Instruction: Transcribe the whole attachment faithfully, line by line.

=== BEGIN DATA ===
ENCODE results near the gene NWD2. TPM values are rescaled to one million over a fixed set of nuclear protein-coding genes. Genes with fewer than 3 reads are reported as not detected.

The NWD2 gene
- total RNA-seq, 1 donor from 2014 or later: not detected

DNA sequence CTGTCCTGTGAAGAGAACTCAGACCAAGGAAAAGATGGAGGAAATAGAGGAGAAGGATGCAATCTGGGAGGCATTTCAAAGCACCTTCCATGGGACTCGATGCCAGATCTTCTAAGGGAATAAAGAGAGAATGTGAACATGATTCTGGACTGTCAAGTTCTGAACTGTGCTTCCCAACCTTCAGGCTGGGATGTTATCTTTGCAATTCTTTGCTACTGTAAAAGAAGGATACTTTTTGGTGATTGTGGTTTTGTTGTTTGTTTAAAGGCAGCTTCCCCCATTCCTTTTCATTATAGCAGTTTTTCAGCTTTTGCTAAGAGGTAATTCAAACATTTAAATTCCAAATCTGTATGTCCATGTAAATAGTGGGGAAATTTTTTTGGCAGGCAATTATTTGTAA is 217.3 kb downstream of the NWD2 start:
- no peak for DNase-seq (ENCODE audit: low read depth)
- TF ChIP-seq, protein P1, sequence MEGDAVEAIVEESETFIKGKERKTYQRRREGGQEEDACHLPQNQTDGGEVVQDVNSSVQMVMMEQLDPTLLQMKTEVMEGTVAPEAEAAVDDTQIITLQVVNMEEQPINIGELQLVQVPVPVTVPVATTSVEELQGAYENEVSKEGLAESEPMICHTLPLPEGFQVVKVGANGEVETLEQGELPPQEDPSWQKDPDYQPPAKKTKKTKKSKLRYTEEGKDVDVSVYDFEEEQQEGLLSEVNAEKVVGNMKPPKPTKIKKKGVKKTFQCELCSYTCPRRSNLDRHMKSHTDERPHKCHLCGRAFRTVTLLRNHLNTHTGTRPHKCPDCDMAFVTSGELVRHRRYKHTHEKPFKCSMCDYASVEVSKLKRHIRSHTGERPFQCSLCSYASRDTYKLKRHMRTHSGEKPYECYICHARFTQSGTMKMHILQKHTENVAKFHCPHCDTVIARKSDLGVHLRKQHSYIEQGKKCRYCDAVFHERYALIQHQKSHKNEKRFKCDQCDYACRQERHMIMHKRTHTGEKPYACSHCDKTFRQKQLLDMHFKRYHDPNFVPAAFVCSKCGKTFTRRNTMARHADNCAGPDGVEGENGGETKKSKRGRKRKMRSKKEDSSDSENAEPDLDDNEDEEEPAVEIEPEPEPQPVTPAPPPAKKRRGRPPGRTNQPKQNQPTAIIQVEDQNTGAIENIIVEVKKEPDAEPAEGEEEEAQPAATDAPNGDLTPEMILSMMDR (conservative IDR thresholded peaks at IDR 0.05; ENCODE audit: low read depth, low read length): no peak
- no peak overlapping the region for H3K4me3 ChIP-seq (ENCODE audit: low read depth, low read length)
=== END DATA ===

ENCODE results near the gene NWD2. TPM values are rescaled to one million over a fixed set of nuclear protein-coding genes. Genes with fewer than 3 reads are reported as not detected.

The NWD2 gene
- total RNA-seq, 1 donor from 2014 or later: not detected

DNA sequence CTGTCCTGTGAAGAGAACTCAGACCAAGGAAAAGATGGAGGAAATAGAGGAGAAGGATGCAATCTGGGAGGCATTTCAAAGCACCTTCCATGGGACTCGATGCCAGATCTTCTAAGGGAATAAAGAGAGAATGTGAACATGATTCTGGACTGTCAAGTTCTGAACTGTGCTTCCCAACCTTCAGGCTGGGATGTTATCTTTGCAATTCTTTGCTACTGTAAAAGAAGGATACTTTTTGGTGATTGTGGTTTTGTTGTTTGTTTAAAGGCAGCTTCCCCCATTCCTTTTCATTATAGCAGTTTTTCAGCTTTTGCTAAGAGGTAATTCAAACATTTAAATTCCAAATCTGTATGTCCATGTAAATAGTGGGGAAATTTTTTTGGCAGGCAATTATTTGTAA is 217.3 kb downstream of the NWD2 start:
- no peak for DNase-seq (ENCODE audit: low read depth)
- TF ChIP-seq, protein P1, sequence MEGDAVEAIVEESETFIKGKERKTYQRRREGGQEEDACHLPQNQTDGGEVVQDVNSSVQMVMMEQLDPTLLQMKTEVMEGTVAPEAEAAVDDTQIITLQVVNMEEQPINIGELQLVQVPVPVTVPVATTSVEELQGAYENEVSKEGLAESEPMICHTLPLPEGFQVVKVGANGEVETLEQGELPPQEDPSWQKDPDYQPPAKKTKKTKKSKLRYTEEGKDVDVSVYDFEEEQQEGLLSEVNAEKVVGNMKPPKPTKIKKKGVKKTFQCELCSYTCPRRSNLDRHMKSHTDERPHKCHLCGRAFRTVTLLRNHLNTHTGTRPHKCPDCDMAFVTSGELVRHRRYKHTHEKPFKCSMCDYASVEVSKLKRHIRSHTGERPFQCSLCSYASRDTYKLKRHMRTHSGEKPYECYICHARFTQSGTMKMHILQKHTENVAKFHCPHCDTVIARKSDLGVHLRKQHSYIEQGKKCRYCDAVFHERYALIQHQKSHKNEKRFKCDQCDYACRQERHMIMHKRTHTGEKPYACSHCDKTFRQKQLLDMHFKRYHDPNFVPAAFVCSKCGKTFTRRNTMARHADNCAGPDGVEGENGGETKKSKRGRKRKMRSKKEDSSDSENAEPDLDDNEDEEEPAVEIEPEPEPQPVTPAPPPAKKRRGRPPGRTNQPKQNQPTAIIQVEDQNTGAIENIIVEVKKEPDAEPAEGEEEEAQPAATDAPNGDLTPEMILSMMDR (conservative IDR thresholded peaks at IDR 0.05; ENCODE audit: low read depth, low read length): no peak
- no peak overlapping the region for H3K4me3 ChIP-seq (ENCODE audit: low read depth, low read length)